That’s right— have a nice day on the internet!
What can you expect by subscribing to get full access to the newsletter and this website? Well, I’ll tell ya: You’ll have a nice day on the internet, ya silly goose! I’ve spent the majority of the last 25 years juggling a few life paths—one for work (survival) and the other out of a pure natural born talent to create. I’ve managed to merge much of what dictates survival into also helping direct fellow artists with the little time I can find. That seems to be a tougher factor to live and work with as we age, but I’m still doing it. I have no choice, I was born this way. Creating is all I know. Music, books, film, art—doesn’t matter what it is, whether it’s for me or artist friends, create. You can peruse through a sliver of all that jazz over at AndyWhorehall.com or DaveDeCastris.com.
They each serve different audiences for diverse goals: Passion work vs. Survival work. The latter—Survival work—is a dichotomy of sorts; because at some point, I need to be able to merge the two to make life and work easier on my body, brain, and overall health.
The reasons for this duality began in the early 2000s when I realized the community I was born and raised in served to hold down and drown out creative professionals. Especially anyone who didn’t quite enjoy amateur hour sports, mall church gatherings, and fast food. Not my style—knew so by Kindergarten (having failed the first time for being socially distant without a pandemic to blame on) that I thought and felt a bit different than kids around me. I wanted to make records, music, read and write books, draw… Anything to not be a part of the majority’s social conditioning and human development party. Yawn AF, yes.
As you can imagine being in Rockford, education is looked down upon as well for human development. Leaders preach it, but they don’t mean it. Promoting and underpaying amateurs, but then complaining to the media that they can’t find quality employees to hire is their 101 for success. Teachers are worn out, too; overworked, exhausted—and this was all before a pandemic. Overall, if you’re not a lawyer or medical professional in the region, there’s little respect and opportunities to be found.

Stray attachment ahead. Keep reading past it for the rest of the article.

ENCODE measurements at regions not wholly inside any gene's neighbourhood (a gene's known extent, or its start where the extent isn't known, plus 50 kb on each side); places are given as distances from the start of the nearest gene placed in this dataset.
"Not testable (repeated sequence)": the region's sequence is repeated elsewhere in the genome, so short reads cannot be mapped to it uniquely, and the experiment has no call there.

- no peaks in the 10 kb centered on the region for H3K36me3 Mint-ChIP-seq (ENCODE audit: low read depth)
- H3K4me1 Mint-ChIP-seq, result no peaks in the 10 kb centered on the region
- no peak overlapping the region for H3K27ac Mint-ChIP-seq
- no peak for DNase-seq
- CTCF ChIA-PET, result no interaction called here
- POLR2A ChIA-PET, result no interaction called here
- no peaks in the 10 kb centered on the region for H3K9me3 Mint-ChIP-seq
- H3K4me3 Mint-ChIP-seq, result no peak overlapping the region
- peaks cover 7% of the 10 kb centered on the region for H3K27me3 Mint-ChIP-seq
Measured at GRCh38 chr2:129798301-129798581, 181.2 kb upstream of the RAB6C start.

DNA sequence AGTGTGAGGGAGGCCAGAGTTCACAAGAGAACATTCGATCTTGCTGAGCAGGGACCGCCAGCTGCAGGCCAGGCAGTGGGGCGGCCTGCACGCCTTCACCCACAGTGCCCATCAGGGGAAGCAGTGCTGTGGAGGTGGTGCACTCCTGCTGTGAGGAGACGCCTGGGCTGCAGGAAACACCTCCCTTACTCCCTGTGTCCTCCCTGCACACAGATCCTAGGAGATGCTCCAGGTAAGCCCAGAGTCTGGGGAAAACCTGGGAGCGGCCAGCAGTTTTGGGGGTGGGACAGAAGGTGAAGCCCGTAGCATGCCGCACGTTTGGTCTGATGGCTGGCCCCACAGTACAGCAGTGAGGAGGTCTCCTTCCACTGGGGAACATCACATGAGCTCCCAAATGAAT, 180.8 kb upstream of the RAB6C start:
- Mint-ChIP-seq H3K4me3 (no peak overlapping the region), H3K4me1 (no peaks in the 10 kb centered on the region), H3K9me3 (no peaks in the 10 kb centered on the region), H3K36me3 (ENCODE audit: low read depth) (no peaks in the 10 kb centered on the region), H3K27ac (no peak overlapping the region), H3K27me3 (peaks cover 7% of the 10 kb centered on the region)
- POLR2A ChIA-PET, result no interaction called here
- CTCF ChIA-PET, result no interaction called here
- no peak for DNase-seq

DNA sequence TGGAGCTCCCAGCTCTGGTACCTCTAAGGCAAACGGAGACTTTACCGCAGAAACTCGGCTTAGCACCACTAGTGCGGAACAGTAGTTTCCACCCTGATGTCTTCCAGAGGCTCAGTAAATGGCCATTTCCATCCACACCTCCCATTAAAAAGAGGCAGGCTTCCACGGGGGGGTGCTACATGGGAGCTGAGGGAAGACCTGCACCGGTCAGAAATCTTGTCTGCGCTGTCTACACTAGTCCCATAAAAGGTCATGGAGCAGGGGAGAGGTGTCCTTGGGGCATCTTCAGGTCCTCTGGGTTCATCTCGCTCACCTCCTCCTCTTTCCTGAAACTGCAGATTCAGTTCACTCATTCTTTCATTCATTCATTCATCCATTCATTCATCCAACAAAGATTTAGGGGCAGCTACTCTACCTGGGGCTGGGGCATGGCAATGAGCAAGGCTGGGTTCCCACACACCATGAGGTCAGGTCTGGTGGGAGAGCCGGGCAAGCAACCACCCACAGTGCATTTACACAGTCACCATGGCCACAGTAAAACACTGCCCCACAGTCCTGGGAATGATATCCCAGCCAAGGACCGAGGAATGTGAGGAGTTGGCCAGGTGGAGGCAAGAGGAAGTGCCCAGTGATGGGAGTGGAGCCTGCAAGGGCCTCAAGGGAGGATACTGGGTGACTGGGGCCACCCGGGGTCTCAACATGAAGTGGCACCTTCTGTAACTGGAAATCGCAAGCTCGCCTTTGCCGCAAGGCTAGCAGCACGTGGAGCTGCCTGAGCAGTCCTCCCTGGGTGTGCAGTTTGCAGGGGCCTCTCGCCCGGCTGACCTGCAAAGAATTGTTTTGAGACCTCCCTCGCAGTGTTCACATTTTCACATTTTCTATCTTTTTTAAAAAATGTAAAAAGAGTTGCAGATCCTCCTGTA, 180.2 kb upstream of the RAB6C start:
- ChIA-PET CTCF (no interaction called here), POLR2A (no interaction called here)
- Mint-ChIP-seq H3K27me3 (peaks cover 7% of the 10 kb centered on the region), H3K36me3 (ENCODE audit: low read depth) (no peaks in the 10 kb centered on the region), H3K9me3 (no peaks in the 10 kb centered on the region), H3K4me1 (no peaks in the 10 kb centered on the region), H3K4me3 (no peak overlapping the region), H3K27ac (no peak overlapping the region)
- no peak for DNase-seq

This is a norm for most people who aren’t inherently, financially blessed or know someone who knows someone that they played sports with in high school or at their local country club golf outing. Weird town. Working harder / smarter doesn’t get you too far in an amateur town like Rockford. Being creative? Shit, you’re f****d!
I needed to break the chain of this location-influence thing about 20 years ago as I was approaching 30. I clearly saw the writing on the empty factory building walls. Being a first born American to a working-class Immigrant that was labor-abused by the decline of manufacturing, I saw life in black and white for a working class American family at a young age—job loss and keeping everything together for the sake of my sisters and I—as I now start to see it unfold for my wife and young son. My dad deserved better of his American immigrant, working class hero experience, but he never complained and worked his ass off. A hero. Like many.
That generation was too proud to speak up—and now, we see that silence isn’t good enough. The scumbags are winning with old fashioned selfishness and privilege. Speaking up is necessary to make life better for future generations. So here I am, rambling, and that’s what this particular internet channel will serve as until I figure out a purpose for it aside of sharing insight.
Location is everything, they say—and with the internet—you can be anywhere at any time with a strong wireless connection and a few pricey smart devices. I’ve learned this to be true by slowly putting my life and work out there to be found for the last two decades. It has worked wonders to create connections with creative spirit animals everywhere. Businesses too, as financial survival relies on connections. As does creativity. Human connections, even here on the internet, matters.
So, with that…
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